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This is a continuation of Friday’s post. In part 1, Bracha explained the background for the question and here she concludes her analysis.
This year, I embarked on my first halakhic investigation as a Yeshivat Maharat student, researching the question of whether visitors from Israel should observe one or two days of a holiday when traveling outside of Israel. As I explained in my previous post, the Chacham Tzvi rules that a resident of the diaspora who travels to Israel for a holiday should observe the holiday for one day only.
The next step in my journey was to research the Chacham Tzvi in the opposite direction – for a person traveling from Israel to the diaspora. Interestingly, he does not address this issue directly. So instead I turned to other poskim, halakhic decisors, and looked for responsa and rulings of authorities who follow the Chacham Tzvi’s ruling regarding visitors to Israel to see if and how they used this logic to address the question regarding visitors to the diaspora.
Here came the big surprise! While rabbis such as Rav Chaim Soloveitchik
, Rav Avraham Yitzchak Ha-Kohen Kook, and Rav Tzvi Pesach Frank agree with the Chacham Tzvi that everyone should observe one day in Israel, almost no one uses this logic in the opposite case
. If we were to follow the Chacham Tzvi’s logic, a visitor from Israel to the diaspora should observe two full days of the holiday, the custom of the place she is visiting. But the majority of rabbis do not rule this way.
Rav Tzvi Pesach Frank
explains beautifully why this is not the case. He writes that nowadays, after the Jewish calendar was established, communities in the diaspora are no longer observing two days because of inherent doubt as to which is the correct date. The underlying reason for observing two days has changed from a rabbinic requirement to a communally obligatory
(practice); one that is incumbent on communities in order to respect memories and preserve customs over time. Our sages wanted to make sure that if there were ever a time in the future when doubt about the correct date led to a need to observe two days, communities in the diaspora would know what to do. Therefore, a visitor from Israel would not be required to observe two full days of the holiday as it is incumbent on the community but not on a passing visitor. I was pleased to see that this followed the ruling of the Shulchan Aruch as well.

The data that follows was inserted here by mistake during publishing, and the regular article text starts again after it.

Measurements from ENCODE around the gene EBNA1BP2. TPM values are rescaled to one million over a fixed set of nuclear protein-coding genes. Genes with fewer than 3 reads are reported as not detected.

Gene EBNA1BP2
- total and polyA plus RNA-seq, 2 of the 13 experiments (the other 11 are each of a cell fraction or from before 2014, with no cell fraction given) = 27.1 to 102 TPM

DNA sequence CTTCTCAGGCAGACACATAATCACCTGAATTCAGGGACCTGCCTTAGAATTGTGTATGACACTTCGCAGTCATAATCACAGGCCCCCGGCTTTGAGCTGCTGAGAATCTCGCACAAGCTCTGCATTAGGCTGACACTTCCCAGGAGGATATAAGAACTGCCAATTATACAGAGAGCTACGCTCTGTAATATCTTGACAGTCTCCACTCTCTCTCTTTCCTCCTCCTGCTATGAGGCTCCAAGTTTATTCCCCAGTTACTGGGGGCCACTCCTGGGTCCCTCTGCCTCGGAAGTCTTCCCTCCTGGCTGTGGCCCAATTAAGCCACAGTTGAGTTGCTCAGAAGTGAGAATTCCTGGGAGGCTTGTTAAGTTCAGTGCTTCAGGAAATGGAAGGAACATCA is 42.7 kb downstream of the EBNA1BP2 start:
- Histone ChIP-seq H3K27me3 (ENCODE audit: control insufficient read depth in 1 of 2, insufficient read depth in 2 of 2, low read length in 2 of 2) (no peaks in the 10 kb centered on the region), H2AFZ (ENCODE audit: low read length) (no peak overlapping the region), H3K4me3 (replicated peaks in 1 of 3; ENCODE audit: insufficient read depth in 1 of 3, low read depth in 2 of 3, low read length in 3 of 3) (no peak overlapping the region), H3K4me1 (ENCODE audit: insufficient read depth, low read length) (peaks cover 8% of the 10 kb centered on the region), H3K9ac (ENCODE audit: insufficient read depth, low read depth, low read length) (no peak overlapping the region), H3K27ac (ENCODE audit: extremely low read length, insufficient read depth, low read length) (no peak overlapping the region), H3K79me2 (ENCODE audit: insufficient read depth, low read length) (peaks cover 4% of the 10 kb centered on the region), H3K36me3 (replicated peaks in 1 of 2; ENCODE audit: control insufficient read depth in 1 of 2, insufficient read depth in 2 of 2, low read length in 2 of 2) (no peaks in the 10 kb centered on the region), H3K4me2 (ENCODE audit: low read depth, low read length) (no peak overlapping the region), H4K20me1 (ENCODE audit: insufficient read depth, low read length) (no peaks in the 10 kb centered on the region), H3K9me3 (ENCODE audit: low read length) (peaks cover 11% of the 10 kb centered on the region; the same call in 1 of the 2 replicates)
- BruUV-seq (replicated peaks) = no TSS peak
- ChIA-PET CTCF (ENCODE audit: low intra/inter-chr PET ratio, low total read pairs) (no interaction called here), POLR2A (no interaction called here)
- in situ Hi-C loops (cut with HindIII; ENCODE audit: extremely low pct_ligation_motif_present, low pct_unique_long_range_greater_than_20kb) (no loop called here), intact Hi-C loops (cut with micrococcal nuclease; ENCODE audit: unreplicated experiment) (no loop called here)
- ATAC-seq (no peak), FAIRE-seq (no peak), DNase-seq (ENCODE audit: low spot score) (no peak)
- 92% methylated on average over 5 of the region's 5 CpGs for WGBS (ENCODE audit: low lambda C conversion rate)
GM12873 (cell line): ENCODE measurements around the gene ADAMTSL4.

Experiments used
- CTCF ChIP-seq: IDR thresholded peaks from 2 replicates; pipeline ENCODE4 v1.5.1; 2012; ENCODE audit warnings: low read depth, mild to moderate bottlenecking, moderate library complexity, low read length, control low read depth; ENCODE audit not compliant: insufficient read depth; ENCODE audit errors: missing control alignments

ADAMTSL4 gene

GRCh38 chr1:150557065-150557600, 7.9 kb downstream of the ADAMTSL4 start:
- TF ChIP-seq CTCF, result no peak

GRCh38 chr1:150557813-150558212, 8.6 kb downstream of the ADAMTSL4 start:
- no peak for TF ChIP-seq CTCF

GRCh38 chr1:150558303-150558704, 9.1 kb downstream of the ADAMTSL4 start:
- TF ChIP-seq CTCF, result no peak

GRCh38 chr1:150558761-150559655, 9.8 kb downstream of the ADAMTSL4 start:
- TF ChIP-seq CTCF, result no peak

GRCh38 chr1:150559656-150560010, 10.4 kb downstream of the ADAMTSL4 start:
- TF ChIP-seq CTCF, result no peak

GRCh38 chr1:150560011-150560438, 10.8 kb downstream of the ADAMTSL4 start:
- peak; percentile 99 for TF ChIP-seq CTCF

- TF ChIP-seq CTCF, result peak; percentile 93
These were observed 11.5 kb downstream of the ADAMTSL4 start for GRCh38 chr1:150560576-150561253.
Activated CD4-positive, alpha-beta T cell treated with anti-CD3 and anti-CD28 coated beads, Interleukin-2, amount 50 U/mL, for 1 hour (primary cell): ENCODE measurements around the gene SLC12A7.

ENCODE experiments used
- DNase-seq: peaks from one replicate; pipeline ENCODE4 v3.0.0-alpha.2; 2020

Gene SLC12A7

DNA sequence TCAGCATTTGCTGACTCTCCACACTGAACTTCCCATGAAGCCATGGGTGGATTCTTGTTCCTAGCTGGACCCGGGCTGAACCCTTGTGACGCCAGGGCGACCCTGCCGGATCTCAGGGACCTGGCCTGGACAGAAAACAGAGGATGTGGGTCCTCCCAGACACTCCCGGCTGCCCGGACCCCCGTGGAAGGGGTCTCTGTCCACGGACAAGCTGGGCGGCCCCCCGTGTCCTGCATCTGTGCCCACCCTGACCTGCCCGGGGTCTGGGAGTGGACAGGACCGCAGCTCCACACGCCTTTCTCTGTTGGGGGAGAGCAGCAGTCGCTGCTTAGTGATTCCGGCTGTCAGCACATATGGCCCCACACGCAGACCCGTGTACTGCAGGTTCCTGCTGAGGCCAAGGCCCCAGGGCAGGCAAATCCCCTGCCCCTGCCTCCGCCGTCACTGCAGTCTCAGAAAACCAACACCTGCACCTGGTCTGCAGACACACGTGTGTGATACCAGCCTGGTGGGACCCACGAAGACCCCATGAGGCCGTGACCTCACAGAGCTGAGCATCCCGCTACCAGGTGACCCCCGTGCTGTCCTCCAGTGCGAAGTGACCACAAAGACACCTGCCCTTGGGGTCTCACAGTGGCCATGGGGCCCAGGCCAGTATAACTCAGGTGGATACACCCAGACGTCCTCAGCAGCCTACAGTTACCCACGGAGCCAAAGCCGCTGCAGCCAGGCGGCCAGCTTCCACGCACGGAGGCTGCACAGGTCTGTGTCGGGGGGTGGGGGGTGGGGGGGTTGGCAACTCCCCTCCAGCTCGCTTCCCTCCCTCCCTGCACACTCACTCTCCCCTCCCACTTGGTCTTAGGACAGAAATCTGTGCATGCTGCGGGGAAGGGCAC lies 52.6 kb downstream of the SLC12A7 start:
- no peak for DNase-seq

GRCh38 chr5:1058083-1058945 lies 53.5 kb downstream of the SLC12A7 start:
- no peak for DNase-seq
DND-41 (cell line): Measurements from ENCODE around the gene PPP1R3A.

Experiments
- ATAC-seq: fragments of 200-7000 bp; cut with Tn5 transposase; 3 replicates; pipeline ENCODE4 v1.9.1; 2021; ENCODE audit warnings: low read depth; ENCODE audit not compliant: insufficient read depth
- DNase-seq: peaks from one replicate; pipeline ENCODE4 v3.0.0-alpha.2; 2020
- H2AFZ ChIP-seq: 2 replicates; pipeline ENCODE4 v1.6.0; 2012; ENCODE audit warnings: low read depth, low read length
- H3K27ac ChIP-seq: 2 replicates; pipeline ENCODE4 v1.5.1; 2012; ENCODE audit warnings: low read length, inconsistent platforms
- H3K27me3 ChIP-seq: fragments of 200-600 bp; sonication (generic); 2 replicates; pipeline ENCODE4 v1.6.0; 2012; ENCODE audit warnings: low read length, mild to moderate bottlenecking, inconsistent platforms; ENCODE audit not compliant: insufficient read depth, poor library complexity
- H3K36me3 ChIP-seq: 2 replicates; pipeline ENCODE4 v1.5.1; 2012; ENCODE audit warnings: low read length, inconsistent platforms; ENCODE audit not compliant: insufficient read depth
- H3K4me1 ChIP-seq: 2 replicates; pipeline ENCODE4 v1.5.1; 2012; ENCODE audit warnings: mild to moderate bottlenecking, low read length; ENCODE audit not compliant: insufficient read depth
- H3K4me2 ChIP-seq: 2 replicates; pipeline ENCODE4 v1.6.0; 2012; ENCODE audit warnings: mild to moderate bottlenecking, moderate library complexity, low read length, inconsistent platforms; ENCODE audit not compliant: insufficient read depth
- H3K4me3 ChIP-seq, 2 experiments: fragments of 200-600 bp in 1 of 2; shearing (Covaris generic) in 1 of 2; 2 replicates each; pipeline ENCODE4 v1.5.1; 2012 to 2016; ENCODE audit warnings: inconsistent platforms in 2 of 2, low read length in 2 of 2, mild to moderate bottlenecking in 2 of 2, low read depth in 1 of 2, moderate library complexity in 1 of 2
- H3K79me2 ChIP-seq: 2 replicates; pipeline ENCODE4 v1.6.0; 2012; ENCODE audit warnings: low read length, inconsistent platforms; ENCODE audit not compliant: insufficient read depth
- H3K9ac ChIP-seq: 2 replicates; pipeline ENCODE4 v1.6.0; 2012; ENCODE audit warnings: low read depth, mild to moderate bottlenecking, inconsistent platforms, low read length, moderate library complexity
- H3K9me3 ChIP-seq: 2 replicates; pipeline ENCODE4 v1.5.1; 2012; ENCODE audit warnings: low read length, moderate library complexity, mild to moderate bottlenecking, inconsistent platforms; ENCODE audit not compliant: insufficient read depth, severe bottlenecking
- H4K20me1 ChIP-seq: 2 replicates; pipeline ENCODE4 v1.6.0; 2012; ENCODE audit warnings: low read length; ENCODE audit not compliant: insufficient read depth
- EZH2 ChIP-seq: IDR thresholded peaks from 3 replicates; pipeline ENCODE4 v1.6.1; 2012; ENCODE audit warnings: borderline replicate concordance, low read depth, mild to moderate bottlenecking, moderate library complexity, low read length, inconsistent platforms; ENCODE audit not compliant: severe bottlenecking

Now the question remained as to how one defines a visitor? When does one become an integrated part of their new community? This, too, required research and I found a plethora of opinions. There are those who say that if the visitor owns a home in Israel, is absolutely planning on returning to Israel to live, and never entertained the thought of staying in the diaspora – that is enough to grant them “visitor’s status” when they are in the diaspora and they should therefore observe only one day when traveling outside of Israel.
One responsum explaining the categories of resident and visitor that resonated especially well with me was from Rav Eliezer Melamed
. He says that if an Israeli is going abroad for an undetermined amount of time of at least one year, that person immediately becomes part of the diaspora community (particularly if the person’s family comes along). However, if the Israeli is going for a specific purpose, then it depends on the amount of time she will be away. As Rav Melamed notes, most courses of study and shlichut, emissary work, range up to four years, so he suggests that anything longer than that period would constitute an identity shift from “visitor” to permanent “resident,” which would require observing two full days of the holiday.
Upon returning to answer this question for my own situation, I applied Rav Melamed’s criteria. I realized that although Yeshivat Maharat is a four-year program, I came to the U.S. a full year before it started, bringing my total stay up to five years. It felt odd, yet strangely correct to have a second seder and to observe eight days of Pesach this year while my children visiting from Israel observed only one day of the festival (and therefore a seven-day Pesach). My halakhic integrity had come home.
My halakhic journey has been empowering, exciting and enlightening. This is why I am on this path; this resonates with my soul and is fuel for my passion. With God’s help I look forward to many more journeys such as this one – for individuals and for sharing with the larger community as well.
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 Reshimot Shiurim, Sukka, p. 226
 The Baal HaTanya was the only one I found to rule that Israelis should observe two full days.
 Har Tzvi 3:78
 Pninei Halacha: http://revivim.yhb.org.il/2013/02/
Pronounced: AHVR-rah-ham, Origin: Hebrew, Abraham in the Torah, considered the first Jew.
Pronounced: PAY-sakh, also PEH-sakh. Origin: Hebrew, the holiday of Passover.
Pronounced: SAY-der, Origin: Hebrew, literally “order”; usually used to describe the ceremonial meal and telling of the Passover story on the first two nights of Passover. (In Israel, Jews have a seder only on the first night of Passover.)